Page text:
Featured Research

from universities, journals, and other organizations

New technology for recovering valuable minerals from waste rock

Date:
September 15, 2011
Source:
American Chemical Society
Summary:
Researchers report discovery of a completely new technology for more efficiently separating gold, silver, copper, and other valuable materials from rock and ore. The process uses nanoparticles to latch onto those materials and attach them to air bubbles in a flotation machine.

Researchers report discovery of a completely new technology for more efficiently separating gold, silver, copper, and other valuable materials from rock and ore. Their report on the process, which uses nanoparticles to latch onto those materials and attach them to air bubbles in a flotation machine, appears in the ACS journal Langmuir.

Robert Pelton and colleagues explain that companies use a technique termed froth flotation to process about 450 million tons of minerals each year. The process involves crushing the minerals into small particles, and then floating the particles in water to separate the commercially valuable particles from the waste rock. The water contains "collector" substances that can attach to the valuable particles, causing them to repel water and rise to the bubbling top of the water where they can be easily skimmed off.

The researchers demonstrated an entirely new type of collector technology, consisting of water-repelling nanoparticles. In laboratory experiments using glass beads to simulate actual mineral particles, they showed that the nanoparticles attached so firmly to the beads that flotation produced a recover rate of almost 100 per cent.

The authors acknowledge funding from the Centre for Materials and Manufacturing and VALE Base Metals.


Story Source:

The above story is based on materials provided by American Chemical Society. Note: Materials may be edited for content and length.


Journal References:

  1. Songtao Yang, Robert Pelton, Adam Raegen, Miles Montgomery, Kari Dalnoki-Veress. Nanoparticle Flotation Collectors: Mechanisms Behind a New Technology. Langmuir, 2011; 27 (17): 10438 DOI: 10.1021/la2016534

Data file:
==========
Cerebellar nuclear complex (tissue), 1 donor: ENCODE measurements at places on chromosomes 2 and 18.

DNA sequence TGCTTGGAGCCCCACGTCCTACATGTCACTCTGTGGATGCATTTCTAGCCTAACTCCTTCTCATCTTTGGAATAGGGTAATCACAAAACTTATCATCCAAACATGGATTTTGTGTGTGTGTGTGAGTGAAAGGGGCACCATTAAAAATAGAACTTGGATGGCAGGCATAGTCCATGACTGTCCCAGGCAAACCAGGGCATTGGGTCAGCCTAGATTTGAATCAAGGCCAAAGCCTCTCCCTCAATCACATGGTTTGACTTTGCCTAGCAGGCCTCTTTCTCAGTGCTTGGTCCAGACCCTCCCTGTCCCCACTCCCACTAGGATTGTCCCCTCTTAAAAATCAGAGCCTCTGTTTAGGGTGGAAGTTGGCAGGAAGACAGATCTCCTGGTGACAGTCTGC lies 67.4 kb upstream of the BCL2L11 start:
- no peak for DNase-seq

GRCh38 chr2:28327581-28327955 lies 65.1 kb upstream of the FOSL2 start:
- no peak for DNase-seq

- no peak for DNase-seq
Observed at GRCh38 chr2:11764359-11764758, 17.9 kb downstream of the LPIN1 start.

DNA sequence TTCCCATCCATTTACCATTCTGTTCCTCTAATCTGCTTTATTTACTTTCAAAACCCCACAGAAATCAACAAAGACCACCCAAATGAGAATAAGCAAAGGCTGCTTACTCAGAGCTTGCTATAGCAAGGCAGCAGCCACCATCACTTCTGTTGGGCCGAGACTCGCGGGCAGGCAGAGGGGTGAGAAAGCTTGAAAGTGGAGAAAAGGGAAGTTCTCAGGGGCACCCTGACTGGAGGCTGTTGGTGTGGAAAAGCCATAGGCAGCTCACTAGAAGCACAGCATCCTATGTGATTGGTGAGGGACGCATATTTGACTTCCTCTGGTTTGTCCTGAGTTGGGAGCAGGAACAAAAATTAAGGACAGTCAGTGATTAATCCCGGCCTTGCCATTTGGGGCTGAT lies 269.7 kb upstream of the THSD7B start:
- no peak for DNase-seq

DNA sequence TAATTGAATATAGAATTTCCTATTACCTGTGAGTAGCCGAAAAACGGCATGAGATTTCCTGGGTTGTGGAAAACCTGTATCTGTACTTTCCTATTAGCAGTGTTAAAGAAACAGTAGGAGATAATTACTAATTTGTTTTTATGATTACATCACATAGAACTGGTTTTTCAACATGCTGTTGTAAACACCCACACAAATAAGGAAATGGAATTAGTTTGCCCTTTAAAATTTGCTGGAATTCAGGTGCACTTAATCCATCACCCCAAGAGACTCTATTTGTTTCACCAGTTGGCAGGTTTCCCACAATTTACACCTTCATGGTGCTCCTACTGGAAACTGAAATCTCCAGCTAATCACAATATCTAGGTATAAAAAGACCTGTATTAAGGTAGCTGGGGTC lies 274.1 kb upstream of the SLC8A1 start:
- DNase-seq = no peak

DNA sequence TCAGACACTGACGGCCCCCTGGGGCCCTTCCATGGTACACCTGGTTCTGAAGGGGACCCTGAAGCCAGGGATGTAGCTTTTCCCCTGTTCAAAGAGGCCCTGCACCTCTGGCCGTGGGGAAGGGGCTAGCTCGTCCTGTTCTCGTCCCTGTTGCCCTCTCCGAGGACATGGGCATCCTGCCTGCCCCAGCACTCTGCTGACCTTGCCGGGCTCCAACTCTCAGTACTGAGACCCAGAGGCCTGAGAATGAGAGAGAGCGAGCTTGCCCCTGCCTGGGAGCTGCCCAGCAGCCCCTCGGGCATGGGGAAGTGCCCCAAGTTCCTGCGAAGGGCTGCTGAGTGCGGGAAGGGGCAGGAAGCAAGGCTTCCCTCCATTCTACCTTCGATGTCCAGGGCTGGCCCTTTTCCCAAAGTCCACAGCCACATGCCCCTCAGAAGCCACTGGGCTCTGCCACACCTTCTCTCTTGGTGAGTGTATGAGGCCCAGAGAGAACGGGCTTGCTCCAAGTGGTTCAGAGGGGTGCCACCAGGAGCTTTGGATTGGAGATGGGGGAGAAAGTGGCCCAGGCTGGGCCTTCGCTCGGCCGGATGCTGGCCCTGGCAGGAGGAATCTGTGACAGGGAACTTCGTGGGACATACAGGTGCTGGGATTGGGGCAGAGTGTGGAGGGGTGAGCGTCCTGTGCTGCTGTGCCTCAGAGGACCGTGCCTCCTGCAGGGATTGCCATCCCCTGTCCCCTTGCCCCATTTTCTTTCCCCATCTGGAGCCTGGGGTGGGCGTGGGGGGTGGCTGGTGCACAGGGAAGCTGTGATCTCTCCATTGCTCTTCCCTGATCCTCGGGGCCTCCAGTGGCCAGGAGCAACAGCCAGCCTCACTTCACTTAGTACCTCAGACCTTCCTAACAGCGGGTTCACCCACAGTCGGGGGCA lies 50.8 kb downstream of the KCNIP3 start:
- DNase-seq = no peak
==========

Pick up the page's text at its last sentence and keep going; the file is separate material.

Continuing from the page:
2. Songtao Yang, Robert Pelton. Nanoparticle Flotation Collectors II: The Role of Nanoparticle Hydrophobicity. Langmuir, 2011; 27 (18): 11409 DOI: 10.1021/la202751y

Cite This Page:

American Chemical Society. "New technology for recovering valuable minerals from waste rock." ScienceDaily. ScienceDaily, 15 September 2011. <www.sciencedaily.com/releases/2011/09/110914115836.htm>.
American Chemical Society. (2011, September 15). New technology for recovering valuable minerals from waste rock. ScienceDaily. Retrieved September 23, 2014 from www.sciencedaily.com/releases/2011/09/110914115836.htm
American Chemical Society. "New technology for recovering valuable minerals from waste rock." ScienceDaily. www.sciencedaily.com/releases/2011/09/110914115836.htm (accessed September 23, 2014).

Share This



More Matter & Energy News

Tuesday, September 23, 2014

Featured Research

from universities, journals, and other organizations


Featured Videos

from AP, Reuters, AFP, and other news services

Company Copies Keys From Photos

Company Copies Keys From Photos

Newsy (Sep. 22, 2014) A new company allows customers to make copies of keys by simply uploading a couple of photos. But could it also be great for thieves? Video provided by Newsy
Powered by NewsLook.com
Rockefeller Oil Heirs Switching To Clean Energy

Rockefeller Oil Heirs Switching To Clean Energy

Newsy (Sep. 22, 2014) The Rockefellers — heirs to an oil fortune that made the family name a symbol of American wealth — are switching from fossil fuels to clean energy. Video provided by Newsy
Powered by NewsLook.com
Raw: SpaceX Rocket Carries 3-D Printer to Space

Raw: SpaceX Rocket Carries 3-D Printer to Space

AP (Sep. 22, 2014) A SpaceX Rocket launched from Cape Canaveral, carrying a custom-built 3-D printer into space. NASA envisions astronauts one day using the printer to make their own spare parts. (Sept. 22) Video provided by AP
Powered by NewsLook.com
Inside London's Massive Sewer Tunnel Project

Inside London's Massive Sewer Tunnel Project

AP (Sep. 22, 2014) Billions of dollars are being spent on a massive super sewer to take away London's vast output of waste, which is endangering the River Thames. (Sept. 22) Video provided by AP
Powered by NewsLook.com

Search ScienceDaily

Number of stories in archives: 140,361

Find with keyword(s):
Enter a keyword or phrase to search ScienceDaily for related topics and research stories.

Save/Print:
Share:

Breaking News:

Strange & Offbeat Stories


Space & Time

Matter & Energy

Computers & Math

In Other News

... from NewsDaily.com

Science News

Health News

Environment News

Technology News



Save/Print:
Share:

Free Subscriptions


Get the latest science news with ScienceDaily's free email newsletters, updated daily and weekly. Or view hourly updated newsfeeds in your RSS reader:

Get Social & Mobile


Keep up to date with the latest news from ScienceDaily via social networks and mobile apps:

Have Feedback?


Tell us what you think of ScienceDaily -- we welcome both positive and negative comments. Have any problems using the site? Questions?
Mobile: iPhone Android Web
Follow: Facebook Twitter Google+
Subscribe: RSS Feeds Email Newsletters
Latest Headlines Health & Medicine Mind & Brain Space & Time Matter & Energy Computers & Math Plants & Animals Earth & Climate Fossils & Ruins